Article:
When you get busy with work or life, a firmware or software update (or two… or many…), can slip by unnoticed. While there is a certain elegance to the mantra “if it ain’t broke don’t fix it,” that mentality can also cause you to miss out on useful improvements and important bug fixes.

For example, the IQ4 series received a firmware update in 2019 that provides Frame Averaging which completely transforms both long-exposure-in-bright-light photography and high-contrast-scenes-from-a-tripod photography.

So take the advent of the 2020s as a kick in the butt to review the newest versions of software and firmware that may have slipped under your radar or been deferred because you were just too busy. In our opinion, the new Mac OS Catalina (as of 10.15.2) and Capture One 20.0.1 are now mature and reliable enough for most users, as is the most recent firmware for the Phase One XF, XT, and IQ4 series.

If you’re a DT client don’t hesitate to call with any questions you have about any software version, firmware version, or operating system; we’re here to help!

4) Calibrate Your Monitor

We all know you should do it on the regular, but if you’re in a room of photographers and ask about it, you’ll get crickets! Your monitor is your primary window into the look and feel of the images you are making; if it’s out of calibration, it’s like looking at your images with slightly tinted sunglasses.

The human vision system is amazingly good at adapting to incorrect tone and color, but it’s not perfect. If you haven’t calibrated recently you’re likely fine-tuning your images slightly differently than you did in the past. In our (biased) opinion, you should just buy an Eizo monitor and be done with it; in addition to being a fantastically spec’d matte-screen purpose-made monitor, all current CG and CS Eizos have calibration hardware and software built-in to the monitor itself. An Eizo wakes up overnight, calibrates itself, and turns itself back off again. You don’t have to remember, which means you’ll never forget, and you don’t have to do anything, so you’ll never put it off again.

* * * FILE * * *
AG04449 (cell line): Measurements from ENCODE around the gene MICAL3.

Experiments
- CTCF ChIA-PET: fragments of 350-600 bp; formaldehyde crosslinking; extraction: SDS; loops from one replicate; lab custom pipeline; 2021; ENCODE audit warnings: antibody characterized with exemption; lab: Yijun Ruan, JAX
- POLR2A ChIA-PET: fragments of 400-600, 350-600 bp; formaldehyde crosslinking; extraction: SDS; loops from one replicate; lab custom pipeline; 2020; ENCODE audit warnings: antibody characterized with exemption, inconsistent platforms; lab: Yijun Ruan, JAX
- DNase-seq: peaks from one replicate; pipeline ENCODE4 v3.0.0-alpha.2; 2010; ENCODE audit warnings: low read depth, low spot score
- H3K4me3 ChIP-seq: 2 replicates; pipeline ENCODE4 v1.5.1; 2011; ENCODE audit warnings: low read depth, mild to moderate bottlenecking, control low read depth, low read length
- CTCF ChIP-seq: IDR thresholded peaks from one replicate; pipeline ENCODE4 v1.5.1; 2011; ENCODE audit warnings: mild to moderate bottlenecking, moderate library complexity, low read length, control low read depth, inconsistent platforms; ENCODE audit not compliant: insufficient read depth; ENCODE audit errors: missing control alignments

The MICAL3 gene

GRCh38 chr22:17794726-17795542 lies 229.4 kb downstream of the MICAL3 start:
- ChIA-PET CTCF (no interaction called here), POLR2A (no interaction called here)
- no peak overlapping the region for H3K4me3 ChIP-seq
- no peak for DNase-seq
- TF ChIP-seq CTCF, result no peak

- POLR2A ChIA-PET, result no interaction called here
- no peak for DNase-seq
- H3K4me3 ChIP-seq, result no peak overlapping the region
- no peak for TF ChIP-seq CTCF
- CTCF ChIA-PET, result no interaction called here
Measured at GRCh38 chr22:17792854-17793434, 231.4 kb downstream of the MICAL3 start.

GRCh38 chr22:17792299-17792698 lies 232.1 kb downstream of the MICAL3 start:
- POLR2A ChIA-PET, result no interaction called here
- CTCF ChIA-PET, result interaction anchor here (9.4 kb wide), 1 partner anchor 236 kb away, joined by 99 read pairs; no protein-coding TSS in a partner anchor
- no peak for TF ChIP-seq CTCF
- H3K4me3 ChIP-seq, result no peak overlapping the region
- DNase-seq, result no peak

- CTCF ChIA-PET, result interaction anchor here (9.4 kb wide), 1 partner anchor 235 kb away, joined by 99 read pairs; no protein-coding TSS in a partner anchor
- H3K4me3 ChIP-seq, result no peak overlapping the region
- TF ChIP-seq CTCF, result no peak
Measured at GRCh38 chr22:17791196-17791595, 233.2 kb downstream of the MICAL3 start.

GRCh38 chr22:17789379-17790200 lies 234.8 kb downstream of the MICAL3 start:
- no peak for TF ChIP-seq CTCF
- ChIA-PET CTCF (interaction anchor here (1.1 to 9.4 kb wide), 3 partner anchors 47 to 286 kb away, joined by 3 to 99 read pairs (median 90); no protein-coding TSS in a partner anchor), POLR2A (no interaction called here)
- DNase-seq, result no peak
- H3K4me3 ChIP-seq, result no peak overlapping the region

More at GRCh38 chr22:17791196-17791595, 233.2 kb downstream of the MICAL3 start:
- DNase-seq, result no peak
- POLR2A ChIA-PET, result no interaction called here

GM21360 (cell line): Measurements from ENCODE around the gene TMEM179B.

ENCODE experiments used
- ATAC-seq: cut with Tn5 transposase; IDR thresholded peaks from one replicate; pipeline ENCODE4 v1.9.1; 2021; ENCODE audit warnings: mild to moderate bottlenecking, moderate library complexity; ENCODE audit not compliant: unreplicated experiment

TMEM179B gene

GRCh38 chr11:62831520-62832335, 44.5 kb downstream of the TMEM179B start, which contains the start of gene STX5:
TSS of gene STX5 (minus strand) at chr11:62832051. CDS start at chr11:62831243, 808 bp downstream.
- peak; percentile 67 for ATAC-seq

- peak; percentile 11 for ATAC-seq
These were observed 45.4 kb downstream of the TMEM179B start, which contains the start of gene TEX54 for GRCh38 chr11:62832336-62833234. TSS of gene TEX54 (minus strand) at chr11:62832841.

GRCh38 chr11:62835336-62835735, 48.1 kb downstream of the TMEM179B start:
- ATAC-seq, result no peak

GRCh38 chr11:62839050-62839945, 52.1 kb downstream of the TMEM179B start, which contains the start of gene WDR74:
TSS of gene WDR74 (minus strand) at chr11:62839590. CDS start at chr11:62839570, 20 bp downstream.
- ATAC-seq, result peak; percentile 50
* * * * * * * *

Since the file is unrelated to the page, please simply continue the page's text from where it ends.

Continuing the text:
But if you’re still schlepping a calibration puck the old-fashion way, then dig it out, put it on the monitor, and get calibrating! It’s a new year; your monitor should be accurate!

5) Evaluate New Tools

Often as photographers, we turtle inward, avoiding new gear at all cost. And often, this is not a terrible inclination! The most important part of an image is what’s in front of (scene, lighting, composition, emotion) and behind the camera (the photographer!), not the camera itself. That said, if you “turtle” too long, you often miss out on new tools that could help you better achieve your vision, stimulate new inspiration, or just make being a photographer a more enjoyable experience.

For example, in 2019 Phase One launched an entirely new platform: the Phase One XT. If you have and love using your Phase One camera, but hesitate to bring it into the field because of its weight and size, then trying out an XT might radically transform when and how you use your Phase One gear. So if you spent 2019 avoiding new gear, give yourself permission to come see what’s new. We can make a personalized appointment just for you, with a room full of hardware ready for your testing. We also have the most comprehensive Phase One rental inventory in the country, so trying out an XT in the field couldn’t be easier.

Ok, now that all your chores are done, take a minute to bask in the glory of all the responsibility you’ve taken care of so early in the year, and then get out there and enjoy taking more photos! As always, contact us with any questions. We’ll see you soon!